Abuse Prevention and Consumer Protection Act
Lawyers Reflect on the First Six Months of the New Bankruptcy Abuse and Prevention Act
Q: What is the new 2005 bankruptcy abuse and consumer protection statute, and when did it take effect?
A: The Bankruptcy Abuse Prevention and Consumer Protection Act of 2005, a major reform of the bankruptcy system, was passed by Congress and signed into law by President Bush in April 2005. Under this law, the bankruptcy process was reformed and updated in a number of ways. One of the most notable changes was the imposition of tighter eligibility requirements for filers. The majority of changes created by this bankruptcy abuse prevention law took effect on October 17, 2005( 180 days after the law was signed ), although a few changes took effect immediately after the legislation was signed by the President.
Q: Do the new bankruptcy statute changes make it more difficult to file for consumers to file insolvency under Chapter 7?
A: As of October 17, 2005 bankruptcy applicants who wish to file under Chapter 7 must meet certain eligibility requirements under a “means test .”
Under the “means test ,” if your current monthly income is less than the median income in your state, you are able to file for bankruptcy under Chapter 7. But if your current monthly income is above the median income in your state, and you can afford to pay $100 per month toward your debt, you cannot file under Chapter 7 and must proceed under Chapter 13. Whether you can afford to pay $ 100 per month( or $6,000 over a five-year period) is based on a formula that includes your monthly income, your expenses, and the total amount of your debt.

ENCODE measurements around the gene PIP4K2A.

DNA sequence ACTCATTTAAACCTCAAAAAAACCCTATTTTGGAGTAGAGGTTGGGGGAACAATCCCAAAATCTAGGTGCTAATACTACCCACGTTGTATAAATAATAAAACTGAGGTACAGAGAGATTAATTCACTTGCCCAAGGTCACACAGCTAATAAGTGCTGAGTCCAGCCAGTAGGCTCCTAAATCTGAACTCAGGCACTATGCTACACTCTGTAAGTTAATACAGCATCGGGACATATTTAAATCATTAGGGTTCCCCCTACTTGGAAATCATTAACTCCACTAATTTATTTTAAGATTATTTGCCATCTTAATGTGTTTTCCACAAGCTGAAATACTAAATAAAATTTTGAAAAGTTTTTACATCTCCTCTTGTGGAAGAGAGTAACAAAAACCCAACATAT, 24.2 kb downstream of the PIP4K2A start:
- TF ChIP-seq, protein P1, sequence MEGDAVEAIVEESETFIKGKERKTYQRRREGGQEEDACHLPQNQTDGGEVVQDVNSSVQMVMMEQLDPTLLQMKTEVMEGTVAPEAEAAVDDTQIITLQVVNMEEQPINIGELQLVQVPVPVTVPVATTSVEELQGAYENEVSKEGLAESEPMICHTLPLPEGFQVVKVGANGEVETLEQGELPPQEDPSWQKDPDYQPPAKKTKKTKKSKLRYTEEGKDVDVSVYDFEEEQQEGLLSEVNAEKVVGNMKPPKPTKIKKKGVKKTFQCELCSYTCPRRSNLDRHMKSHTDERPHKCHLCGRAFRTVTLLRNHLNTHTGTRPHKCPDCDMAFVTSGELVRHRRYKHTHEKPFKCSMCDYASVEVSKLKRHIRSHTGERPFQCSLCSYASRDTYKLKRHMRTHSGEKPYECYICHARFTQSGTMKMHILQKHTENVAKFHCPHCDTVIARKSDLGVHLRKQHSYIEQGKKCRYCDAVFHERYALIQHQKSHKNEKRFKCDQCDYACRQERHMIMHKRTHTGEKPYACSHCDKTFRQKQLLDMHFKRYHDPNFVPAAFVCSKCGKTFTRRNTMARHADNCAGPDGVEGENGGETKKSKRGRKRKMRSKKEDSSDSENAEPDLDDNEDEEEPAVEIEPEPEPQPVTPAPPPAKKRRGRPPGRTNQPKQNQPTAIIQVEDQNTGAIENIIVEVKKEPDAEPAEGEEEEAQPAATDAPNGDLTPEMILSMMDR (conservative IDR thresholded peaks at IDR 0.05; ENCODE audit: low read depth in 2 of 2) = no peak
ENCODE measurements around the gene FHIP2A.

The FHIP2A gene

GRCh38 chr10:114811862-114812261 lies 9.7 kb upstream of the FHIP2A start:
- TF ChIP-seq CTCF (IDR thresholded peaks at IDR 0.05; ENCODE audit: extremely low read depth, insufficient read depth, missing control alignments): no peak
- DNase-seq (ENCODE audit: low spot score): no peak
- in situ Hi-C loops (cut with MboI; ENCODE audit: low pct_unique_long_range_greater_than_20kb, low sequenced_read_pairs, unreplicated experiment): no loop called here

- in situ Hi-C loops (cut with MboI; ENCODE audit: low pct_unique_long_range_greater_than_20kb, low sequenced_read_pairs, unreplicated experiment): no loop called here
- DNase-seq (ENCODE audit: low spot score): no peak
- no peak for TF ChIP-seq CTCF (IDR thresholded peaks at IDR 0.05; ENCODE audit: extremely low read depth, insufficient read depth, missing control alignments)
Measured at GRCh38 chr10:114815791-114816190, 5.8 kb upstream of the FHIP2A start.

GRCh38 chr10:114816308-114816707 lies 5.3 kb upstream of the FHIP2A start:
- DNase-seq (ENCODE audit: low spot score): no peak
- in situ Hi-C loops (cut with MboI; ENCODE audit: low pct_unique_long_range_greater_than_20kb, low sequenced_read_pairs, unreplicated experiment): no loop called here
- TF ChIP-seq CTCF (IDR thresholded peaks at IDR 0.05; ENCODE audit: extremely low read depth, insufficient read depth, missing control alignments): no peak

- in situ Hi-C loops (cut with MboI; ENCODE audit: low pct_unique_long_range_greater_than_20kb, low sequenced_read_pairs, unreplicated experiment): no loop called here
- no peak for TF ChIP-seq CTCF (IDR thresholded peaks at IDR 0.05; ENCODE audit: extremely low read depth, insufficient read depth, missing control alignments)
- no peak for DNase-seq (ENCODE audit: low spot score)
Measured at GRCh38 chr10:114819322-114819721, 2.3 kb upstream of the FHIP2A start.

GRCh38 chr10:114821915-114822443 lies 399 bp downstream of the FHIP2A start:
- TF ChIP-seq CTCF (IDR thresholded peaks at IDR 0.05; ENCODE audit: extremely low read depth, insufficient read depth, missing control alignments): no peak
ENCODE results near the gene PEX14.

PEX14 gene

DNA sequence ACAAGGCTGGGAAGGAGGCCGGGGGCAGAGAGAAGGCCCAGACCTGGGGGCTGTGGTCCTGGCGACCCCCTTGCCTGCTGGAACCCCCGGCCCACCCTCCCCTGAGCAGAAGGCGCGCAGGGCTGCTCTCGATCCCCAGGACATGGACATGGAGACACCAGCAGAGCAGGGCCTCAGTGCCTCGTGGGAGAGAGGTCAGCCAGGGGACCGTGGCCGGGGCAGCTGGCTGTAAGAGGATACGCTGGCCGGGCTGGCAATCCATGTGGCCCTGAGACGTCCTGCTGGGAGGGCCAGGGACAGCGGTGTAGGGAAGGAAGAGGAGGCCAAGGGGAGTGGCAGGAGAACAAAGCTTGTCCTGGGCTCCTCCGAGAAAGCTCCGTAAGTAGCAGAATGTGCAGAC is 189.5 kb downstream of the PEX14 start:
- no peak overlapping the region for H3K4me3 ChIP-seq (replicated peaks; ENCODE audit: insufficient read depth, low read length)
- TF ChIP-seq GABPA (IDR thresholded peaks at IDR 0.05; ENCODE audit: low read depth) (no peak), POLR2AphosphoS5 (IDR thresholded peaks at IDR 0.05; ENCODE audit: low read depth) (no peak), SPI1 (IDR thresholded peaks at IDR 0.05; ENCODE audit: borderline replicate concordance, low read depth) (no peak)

Q: I want to file for bankruptcy, but I have not paid taxes for the past few years. Can I still file?
A: Since the new law went into effect on October 17, 2005, people wishing to file bankruptcy under Chapter 7 or Chapter 13 must now show proof of their income by providing federal tax returns from the last tax year. If a bankruptcy filer has not paid taxes for the previous tax year, he or she must do so, or file a declaration of non-filing before the bankruptcy can proceed.
Q: Is it true that people who want to file for bankruptcy now need to go through some type of credit counseling?
A: Yes. Before filing for bankruptcy most applicants must now undergo credit counseling in a government-approved program, and must file their certificate of completion concurrent with their bankruptcy petition. Also, after the conclusion of bankruptcy proceedings, but before any debt can be discharged, bankrupt debtors must participate in a government-approved financial management education program and file a course completion certificate with the Court.
Q: If I file for bankruptcy, can my landlord still evict me from my apartment?
A: People who file for bankruptcy are entitled to certain immediate protections from certain legal actions — part of what is called the “automatic stay ” effect of a chapter 7 bankruptcy filing, because many potential legal actions against the filer are stopped( known as “stayed ” in legal terms ). But after the 2005 bankruptcy laws took effect, some of these protections were eliminated. One key change is that filing for bankruptcy no longer stops eviction actions.
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Bankruptcies occur after some bad decisions are made, or unexpected circumstances arise in people’s lives. Professional assistance can help prevent missteps and misunderstandings from compounding your problems. Contact an attorney for a free initial case appraisal to discuss how they can help ensure that your bankruptcy results in a fresh start and not a new round of problems.